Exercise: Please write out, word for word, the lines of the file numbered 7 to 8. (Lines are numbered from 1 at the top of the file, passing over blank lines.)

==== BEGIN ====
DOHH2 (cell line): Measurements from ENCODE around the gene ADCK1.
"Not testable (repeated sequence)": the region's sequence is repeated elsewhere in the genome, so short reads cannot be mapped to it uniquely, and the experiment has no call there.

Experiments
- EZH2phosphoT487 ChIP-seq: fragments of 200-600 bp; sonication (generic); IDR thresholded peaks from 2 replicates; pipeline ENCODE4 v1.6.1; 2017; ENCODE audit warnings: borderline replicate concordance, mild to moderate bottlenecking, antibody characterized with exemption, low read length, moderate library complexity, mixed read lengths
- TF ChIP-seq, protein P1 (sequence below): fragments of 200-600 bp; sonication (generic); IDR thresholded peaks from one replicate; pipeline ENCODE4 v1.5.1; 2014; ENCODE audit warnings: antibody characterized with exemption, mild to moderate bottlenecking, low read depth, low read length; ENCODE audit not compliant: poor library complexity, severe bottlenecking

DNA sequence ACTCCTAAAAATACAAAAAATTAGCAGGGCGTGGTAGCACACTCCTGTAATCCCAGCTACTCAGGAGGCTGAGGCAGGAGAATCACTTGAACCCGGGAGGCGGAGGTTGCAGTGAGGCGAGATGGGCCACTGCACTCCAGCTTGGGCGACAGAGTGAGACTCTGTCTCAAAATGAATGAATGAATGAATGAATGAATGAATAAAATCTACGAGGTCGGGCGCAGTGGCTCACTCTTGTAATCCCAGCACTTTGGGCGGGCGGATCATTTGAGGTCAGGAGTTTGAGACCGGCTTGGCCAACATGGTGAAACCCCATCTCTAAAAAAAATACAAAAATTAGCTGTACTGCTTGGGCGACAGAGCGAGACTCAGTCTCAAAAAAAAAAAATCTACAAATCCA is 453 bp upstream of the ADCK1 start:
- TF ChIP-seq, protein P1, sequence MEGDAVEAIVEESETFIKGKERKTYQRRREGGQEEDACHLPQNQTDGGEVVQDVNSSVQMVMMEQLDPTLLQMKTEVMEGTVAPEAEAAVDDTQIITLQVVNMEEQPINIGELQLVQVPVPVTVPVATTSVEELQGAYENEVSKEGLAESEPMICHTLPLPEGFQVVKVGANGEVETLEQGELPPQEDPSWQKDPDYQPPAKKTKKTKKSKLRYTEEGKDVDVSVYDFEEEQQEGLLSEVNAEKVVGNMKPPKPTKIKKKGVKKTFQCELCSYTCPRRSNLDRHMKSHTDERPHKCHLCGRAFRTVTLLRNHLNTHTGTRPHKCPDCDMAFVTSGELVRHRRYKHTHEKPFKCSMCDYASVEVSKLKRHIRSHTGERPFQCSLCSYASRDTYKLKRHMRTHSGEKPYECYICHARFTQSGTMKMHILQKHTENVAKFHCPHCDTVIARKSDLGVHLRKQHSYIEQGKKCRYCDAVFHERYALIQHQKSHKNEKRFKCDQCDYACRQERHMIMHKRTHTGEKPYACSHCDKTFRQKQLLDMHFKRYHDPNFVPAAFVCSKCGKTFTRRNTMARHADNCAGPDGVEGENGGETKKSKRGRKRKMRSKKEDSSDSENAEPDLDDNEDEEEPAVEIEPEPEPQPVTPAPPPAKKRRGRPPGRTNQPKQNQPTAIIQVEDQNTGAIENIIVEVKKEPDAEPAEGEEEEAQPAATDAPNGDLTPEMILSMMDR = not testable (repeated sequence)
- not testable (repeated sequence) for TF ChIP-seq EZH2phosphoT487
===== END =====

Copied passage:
- TF ChIP-seq, protein P1, sequence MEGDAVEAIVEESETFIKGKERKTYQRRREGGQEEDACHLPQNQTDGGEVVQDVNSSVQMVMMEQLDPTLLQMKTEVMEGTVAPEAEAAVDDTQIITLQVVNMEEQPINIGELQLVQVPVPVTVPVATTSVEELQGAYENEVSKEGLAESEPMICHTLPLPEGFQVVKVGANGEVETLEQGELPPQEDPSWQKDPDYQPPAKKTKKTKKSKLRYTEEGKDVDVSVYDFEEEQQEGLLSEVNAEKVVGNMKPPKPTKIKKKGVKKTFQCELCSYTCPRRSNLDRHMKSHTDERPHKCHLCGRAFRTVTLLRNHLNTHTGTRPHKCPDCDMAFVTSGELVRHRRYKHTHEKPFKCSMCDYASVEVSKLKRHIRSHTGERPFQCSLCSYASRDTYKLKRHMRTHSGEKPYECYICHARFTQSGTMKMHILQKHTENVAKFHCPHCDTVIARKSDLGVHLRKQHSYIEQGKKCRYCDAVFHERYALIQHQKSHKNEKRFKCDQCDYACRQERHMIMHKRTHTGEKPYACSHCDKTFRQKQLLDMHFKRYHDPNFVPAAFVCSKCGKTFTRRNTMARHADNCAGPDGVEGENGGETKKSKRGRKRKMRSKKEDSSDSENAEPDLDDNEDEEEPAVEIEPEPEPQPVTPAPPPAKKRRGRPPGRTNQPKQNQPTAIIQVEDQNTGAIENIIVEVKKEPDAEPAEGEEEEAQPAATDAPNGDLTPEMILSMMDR = not testable (repeated sequence)
- not testable (repeated sequence) for TF ChIP-seq EZH2phosphoT487